Surface deposits of Cenozoic age blanketing older deposits in much of Texas provide many valuable industrial mineral resources. Cenozoic strata were deposited by river and coastal processes that distributed the gravels, sands, and muds eroded from the Rocky Mountains and the continental interior. Deposition of these thick sedimentary layers built the Coastal Plain and extended the Texas shoreline to its current position (and farther during the glacial period that resulted in lower sea level 18,000 years ago). Swamps related to deltaic environments provided environments for extensive plant growth and are preserved as Tertiary lignite deposits. Coastal Plain sediments are also the source of clay for bricks and ceramics. Ash from volcanoes in Trans-Pecos Texas and elsewhere in southwestern North America provided unusual Coastal Plain sediments that were altered to valuable industrial zeolites, bentonites, and other clay deposits. Tertiary volcanic ash also was the source of uranium that was concentrated by groundwater to form Texas’ uranium deposits. Most industrial sand and construction sand and gravel are produced from the unconsolidated alluvial deposits of Texas’ major river systems.
The total value of Texas’ industrial mineral production for 2005 was more than $2.4 billion, with additional value supplied by lignite and uranium production. Further, industrial rocks and minerals are produced in virtually every Texas county, principally related to local construction and industrial activities. Industrial-mineral production provides local employment, and unusual mineral concentrations provide specialty products for regional distribution. As Texas’ population continues to grow, production of energy and industrial minerals will continue to satisfy the demands of residential, commercial, and industrial customers.
-J. Richard Kyle
Ecoregions denote areas of general similarity in ecosystems and in type, quality, and quantity of environmental resources. They are designed to be a spatial framework for research, assessment, management, and monitoring of ecosystems and ecosystem components. Ecoregions stratify the environment by its probable response to disturbance (Bryce and others, 1999). These general-purpose regions are critical to the structuring and implementation of ecosystem management strategies across Federal agencies, State agencies, and non-governmental organizations responsible for different types of resources within the same geographical areas (Omernik and others, 2000).
Ecological and biological diversity of Texas is enormous. The state encompasses barrier islands and coastal lowlands, large river floodplain forests, rolling plains and plateaus, forested hills, deserts, and a variety of aquatic habitats. There are 12 level III ecoregions and 56 level IV ecoregions in Texas, and most continue into ecologically similar parts of adjacent states in the U.S. or Mexico.
This map is based on the premise that ecological regions are hierarchical and can be identified through analysis of spatial patterns and the composition of biotic and abiotic phenomena that affect or reflect differences in ecosystem quality and integrity (Wiken, 1986; Omernik 1987, 1995). These phenomena include geology, physiography, vegetation, climate, soils, land use, wildlife, and hydrology. The relative importance of each characteristic varies from one ecological region to another.
A hierarchical scheme indicates different levels of ecological regions. Level I divides North America into 15 ecological regions. Level II divides the continent into 52 regions (Commission for Environmental Cooperation Working Group, 1997). At level III, the continental United States contains 104 ecoregions, and the conterminous United States has 84 ecoregions (U.S. Environmental Protection Agency, 2003). Level IV, depicted here for Texas, is a further refinement of level III ecoregions. Explanations of the methods used to define the U.S. Environmental Protection Agency's (EPA) ecoregions are given in Omernik (1995), Omernik and others (2000), and Gallant and others (1989).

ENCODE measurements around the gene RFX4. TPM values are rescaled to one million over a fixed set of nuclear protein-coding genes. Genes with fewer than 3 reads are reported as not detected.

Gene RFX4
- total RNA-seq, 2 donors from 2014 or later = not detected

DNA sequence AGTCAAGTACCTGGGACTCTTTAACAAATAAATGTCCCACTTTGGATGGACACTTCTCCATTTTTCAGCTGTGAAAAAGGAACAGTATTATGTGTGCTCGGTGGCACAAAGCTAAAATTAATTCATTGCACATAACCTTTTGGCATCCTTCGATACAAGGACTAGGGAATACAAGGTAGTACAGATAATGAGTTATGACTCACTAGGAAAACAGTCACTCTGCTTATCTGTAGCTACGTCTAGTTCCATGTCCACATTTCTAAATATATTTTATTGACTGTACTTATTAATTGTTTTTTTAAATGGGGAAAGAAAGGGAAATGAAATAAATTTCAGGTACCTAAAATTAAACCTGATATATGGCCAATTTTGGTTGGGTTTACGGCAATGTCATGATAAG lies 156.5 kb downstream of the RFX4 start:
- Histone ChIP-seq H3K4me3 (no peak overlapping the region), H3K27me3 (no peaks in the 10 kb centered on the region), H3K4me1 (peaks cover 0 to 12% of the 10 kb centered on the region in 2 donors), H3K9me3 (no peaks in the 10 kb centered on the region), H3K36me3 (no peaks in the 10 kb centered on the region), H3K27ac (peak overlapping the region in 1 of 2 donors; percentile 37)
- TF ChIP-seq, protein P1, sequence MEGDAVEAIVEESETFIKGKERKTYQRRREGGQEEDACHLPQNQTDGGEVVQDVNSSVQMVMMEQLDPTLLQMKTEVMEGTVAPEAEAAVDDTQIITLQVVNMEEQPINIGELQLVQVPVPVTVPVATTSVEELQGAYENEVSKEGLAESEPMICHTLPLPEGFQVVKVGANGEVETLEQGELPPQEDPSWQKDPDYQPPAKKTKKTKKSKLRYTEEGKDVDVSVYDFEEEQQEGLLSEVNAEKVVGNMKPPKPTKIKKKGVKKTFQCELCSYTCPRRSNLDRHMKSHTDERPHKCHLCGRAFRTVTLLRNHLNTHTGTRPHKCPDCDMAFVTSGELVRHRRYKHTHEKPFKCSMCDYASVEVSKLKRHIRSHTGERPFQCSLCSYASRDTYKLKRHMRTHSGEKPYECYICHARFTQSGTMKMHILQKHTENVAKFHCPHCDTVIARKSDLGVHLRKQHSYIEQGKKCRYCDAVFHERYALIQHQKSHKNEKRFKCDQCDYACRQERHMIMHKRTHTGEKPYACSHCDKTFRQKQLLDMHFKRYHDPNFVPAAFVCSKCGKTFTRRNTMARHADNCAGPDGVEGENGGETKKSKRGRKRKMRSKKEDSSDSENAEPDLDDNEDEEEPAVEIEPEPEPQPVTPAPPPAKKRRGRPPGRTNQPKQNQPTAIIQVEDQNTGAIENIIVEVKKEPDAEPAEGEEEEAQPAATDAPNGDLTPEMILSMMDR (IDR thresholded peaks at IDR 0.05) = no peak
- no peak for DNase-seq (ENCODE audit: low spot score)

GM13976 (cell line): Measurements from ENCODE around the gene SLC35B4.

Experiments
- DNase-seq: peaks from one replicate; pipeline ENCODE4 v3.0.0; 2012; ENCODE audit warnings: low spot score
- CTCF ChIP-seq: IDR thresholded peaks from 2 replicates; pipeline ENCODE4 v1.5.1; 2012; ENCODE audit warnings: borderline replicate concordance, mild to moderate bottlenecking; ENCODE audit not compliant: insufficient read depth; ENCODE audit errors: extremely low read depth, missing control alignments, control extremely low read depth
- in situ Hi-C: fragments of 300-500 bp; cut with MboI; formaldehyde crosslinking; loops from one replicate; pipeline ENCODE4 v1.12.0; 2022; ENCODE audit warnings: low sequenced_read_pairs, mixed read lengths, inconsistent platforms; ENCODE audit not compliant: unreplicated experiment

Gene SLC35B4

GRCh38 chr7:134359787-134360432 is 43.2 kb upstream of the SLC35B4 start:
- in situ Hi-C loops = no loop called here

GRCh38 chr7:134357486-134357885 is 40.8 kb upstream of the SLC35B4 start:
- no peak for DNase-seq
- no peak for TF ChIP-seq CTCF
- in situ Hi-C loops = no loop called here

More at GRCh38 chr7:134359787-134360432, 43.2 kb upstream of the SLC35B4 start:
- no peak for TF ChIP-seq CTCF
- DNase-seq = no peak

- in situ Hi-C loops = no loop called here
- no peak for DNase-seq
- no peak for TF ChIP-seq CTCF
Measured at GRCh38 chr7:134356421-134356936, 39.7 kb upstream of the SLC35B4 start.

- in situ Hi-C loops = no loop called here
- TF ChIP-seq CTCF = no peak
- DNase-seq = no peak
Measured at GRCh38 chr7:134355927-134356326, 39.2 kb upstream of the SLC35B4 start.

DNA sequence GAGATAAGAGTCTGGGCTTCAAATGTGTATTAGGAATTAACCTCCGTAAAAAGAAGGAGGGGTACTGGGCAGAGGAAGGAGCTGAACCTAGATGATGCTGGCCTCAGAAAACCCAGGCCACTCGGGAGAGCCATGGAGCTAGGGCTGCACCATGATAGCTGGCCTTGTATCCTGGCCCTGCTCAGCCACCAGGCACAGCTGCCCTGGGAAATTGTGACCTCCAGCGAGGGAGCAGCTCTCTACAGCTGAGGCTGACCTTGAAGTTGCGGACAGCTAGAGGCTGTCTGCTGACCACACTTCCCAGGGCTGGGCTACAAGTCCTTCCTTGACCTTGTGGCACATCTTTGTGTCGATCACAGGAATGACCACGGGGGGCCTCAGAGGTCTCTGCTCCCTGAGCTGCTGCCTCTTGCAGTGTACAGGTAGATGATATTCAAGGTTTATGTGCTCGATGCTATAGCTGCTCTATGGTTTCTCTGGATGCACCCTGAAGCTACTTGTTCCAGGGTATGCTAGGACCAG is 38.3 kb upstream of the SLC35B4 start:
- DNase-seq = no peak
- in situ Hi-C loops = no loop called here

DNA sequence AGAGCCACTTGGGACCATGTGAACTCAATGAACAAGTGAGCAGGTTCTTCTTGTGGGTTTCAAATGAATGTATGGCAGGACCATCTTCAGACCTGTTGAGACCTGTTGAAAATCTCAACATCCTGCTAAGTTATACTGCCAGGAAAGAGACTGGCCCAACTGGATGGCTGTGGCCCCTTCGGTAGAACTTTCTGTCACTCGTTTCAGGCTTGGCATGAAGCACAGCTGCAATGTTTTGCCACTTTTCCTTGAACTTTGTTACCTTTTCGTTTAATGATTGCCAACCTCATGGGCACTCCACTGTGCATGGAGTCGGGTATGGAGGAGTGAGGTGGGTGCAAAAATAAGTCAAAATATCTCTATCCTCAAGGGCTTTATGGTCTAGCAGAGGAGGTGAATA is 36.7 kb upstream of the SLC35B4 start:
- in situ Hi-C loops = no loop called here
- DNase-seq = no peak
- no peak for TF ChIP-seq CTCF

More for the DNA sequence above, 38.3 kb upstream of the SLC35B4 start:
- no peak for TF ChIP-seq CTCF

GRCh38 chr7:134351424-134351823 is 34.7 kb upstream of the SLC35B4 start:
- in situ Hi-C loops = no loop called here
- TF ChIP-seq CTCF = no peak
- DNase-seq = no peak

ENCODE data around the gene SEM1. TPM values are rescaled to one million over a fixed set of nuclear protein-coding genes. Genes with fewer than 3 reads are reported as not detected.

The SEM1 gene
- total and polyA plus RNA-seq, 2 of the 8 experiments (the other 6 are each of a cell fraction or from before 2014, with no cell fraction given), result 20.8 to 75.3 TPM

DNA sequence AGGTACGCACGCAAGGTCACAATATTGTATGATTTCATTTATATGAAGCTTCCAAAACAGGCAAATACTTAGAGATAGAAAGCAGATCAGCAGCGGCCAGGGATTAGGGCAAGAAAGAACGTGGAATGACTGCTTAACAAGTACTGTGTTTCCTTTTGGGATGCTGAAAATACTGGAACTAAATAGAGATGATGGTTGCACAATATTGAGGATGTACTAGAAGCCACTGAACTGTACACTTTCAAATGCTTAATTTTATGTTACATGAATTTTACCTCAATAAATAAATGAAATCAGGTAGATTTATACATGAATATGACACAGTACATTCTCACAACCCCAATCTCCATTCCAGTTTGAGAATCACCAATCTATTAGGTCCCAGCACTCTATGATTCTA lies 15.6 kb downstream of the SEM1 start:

This map is modified from a collaborative project between EPA Region VI, EPA National Health and Environmental Effects Research Laboratory (Corvallis, Oregon), the Texas Commission on Environmental Quality (TCEQ), and the U.S. Department of Agriculture- Natural Resources Conservation Service (NRCS). Collaboration and consultation also occurred with the U.S. Geological Survey (USGS)-Earth Resources Observation Systems Data Center.
Bryce, S. A., Omernik, J. M., and Larsen, D. P., 1999, Ecoregions- a geographic framework to guide risk characterization and ecosystem management: Environmental Practice, v. 1, no. 3, p. 141-155.
Commission for Environmental Cooperation Working Group, 1997, Ecological regions of North America- toward a common perspective: Montreal, Quebec, Commission for Environmental Cooperation, 71 p.
Gallant, A. L., Whittier, T. R., Larsen, D. P., Omernik, J. M., and Hughes, R. M., 1989, Regionalization as a tool for managing environmental resources: Corvallis, Oregon, U.S. Environmental Protection Agency, EPA/600/3-89/060, 152 p.
Omernik, J. M., 1987, Ecoregions of the conterminous United States (map supplement): Annals of the Association of American Geographers, v. 77, no. 1, p. 118-125, scale 1:7,500,000.
______ 1995, Ecoregions- a spatial framework for environmental management, in Davis, W. S., and Simon, T. P., eds., Biological assessment and criteria- tools for water resource planning and decision making: Boca Raton, Florida, Lewis Publishers, p. 49-62.
Omernik, J. M., Chapman, S. S., Lillie, R. A., and Dumke, R. T., 2000, Ecoregions of Wisconsin: Transactions of the Wisconsin Academy of Sciences, Arts and Letters, v. 88, no. 2000, p. 77-103.
U.S. Environmental Protection Agency, 2003, Level 111 ecoregions of the continental United States (revision of Omernik, 1987): Corvallis, Oregon, U.S. Environmental Protection Agency- National Health and Environmental Effects Research Laboratory, Map M-l, various scales.
Wiken, E., 1986, Terrestrial ecozones of Canada: Ottawa, Environment Canada, Ecological Land Classification Series No. 19, 26 p.
The BEG acknowledges James M. Omernik, Principal Investigator, EPA, and Anne Rogers, Texas Commission on Environmental Quality (TCEQ), for assistance and permission to reproduce this map.
Managing Editor: Peter Eichhubl
Media manager: Cathy J. Brown
Graphics: John T. Ames and Jamie H. Coggin
Authors: Glenn E. Griffith (Dynamac Corporation), Sandra A. Bryce (Dynamac Corporation), James M. Omernik (USGS), Jeffrey A. Comstock (Indus Corporation), Anne C. Rogers (TCEQ), Bill Harrison (TCEQ), Stephen L. Hatch (Texas A&M University), and David Bezanson (Natural Area Preservation Association)
This work is licensed under a Creative Commons Attribution-NonCommercial 2.0 Generic License.